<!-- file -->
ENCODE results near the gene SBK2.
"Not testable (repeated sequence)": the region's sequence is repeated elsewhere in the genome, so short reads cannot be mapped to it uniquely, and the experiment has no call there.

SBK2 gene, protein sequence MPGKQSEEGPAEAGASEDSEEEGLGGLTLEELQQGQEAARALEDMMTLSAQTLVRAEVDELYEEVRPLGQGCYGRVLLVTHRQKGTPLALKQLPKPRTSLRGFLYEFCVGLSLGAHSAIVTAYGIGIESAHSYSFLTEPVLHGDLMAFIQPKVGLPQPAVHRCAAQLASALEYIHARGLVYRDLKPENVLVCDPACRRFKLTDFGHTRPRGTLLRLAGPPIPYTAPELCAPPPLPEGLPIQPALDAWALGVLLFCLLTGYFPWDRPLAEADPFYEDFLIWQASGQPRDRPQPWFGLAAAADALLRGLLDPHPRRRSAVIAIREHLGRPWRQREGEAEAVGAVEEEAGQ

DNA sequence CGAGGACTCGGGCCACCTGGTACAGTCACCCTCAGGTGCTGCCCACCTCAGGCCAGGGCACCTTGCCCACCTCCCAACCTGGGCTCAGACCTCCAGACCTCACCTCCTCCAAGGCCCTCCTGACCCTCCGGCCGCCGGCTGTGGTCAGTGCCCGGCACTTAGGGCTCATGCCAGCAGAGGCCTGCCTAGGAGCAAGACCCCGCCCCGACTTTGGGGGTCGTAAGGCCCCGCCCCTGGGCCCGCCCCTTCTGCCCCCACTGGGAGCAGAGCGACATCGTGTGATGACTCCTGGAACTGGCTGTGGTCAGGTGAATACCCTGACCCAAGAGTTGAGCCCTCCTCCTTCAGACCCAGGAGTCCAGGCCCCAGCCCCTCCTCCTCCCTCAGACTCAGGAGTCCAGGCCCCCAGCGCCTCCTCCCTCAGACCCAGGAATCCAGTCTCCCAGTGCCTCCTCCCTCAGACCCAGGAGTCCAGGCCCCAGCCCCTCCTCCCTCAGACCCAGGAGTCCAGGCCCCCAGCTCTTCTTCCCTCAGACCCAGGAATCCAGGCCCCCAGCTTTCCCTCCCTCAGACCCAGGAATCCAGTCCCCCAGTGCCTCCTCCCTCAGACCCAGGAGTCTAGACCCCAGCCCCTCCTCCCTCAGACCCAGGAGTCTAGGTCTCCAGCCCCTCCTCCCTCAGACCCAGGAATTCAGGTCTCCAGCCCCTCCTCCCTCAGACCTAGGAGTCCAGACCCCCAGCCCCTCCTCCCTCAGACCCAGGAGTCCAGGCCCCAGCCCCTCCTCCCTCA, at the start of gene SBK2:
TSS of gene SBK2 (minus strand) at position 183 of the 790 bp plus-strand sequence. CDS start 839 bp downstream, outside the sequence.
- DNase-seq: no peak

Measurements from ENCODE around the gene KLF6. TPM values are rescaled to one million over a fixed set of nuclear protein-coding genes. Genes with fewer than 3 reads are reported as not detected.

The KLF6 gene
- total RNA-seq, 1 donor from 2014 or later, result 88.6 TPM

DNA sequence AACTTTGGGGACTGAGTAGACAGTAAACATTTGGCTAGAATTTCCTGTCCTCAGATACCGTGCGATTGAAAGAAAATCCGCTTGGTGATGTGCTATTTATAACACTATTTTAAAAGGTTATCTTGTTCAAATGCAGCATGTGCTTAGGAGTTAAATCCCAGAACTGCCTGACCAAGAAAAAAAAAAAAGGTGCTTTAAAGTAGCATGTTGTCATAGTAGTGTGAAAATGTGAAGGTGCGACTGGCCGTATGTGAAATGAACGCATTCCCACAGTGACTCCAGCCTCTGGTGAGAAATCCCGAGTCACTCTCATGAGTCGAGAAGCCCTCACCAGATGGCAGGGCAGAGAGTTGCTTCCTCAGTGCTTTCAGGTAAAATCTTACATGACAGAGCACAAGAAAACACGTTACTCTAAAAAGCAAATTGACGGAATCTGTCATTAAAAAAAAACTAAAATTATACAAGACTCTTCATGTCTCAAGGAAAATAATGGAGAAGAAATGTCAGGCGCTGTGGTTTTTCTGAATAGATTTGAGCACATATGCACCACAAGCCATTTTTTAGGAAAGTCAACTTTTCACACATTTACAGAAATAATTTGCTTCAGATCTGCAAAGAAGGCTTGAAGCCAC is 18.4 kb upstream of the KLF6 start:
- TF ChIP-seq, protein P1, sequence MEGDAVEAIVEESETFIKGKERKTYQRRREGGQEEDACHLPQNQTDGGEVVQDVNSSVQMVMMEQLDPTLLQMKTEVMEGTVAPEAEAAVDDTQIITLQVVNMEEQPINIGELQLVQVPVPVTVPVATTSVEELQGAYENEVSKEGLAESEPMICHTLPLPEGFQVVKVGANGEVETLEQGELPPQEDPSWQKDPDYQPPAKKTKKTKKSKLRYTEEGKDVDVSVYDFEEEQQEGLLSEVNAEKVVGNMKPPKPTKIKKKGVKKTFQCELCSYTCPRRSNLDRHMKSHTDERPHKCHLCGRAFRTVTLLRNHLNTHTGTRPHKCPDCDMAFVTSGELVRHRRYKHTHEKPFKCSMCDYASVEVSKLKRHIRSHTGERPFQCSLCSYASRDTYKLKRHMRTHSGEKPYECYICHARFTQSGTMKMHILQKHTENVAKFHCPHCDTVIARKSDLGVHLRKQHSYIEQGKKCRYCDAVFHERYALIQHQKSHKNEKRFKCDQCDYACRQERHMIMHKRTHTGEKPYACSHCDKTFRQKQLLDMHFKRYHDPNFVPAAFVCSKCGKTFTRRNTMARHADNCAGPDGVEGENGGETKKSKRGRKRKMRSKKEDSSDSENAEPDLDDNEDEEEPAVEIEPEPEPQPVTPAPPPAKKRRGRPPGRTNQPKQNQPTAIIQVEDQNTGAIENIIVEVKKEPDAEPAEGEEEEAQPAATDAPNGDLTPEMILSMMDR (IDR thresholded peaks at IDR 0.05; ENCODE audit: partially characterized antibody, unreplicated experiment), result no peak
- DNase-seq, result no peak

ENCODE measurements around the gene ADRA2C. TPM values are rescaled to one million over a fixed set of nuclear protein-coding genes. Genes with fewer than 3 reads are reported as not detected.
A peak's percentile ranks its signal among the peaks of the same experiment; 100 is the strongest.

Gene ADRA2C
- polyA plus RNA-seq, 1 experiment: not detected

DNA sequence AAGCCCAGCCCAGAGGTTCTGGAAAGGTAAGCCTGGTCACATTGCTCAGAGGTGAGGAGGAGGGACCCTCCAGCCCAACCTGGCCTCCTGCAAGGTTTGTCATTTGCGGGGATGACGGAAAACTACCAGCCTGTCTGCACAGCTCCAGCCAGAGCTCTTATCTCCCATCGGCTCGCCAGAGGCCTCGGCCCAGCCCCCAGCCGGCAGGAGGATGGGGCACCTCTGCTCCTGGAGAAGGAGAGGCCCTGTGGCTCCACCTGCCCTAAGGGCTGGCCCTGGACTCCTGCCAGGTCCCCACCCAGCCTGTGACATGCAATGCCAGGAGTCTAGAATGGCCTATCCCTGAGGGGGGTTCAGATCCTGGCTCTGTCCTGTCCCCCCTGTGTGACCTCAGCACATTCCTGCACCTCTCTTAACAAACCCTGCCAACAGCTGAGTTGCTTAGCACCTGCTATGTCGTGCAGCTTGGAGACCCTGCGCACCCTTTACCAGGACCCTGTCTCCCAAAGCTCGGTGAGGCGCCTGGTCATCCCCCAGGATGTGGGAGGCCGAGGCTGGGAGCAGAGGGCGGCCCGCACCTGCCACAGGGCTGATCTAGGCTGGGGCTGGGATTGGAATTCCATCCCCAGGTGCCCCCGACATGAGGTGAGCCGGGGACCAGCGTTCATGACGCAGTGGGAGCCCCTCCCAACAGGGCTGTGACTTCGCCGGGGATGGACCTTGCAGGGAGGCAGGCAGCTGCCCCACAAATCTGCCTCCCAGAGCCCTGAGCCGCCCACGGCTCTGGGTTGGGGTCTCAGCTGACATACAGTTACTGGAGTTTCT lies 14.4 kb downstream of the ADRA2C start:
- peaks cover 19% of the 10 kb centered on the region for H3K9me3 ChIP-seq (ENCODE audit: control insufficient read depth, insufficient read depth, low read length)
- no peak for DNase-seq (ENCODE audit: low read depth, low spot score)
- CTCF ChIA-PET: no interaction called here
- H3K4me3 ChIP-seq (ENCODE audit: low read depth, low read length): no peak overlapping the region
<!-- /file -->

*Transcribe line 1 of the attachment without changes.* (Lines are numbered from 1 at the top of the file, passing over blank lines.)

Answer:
ENCODE results near the gene SBK2.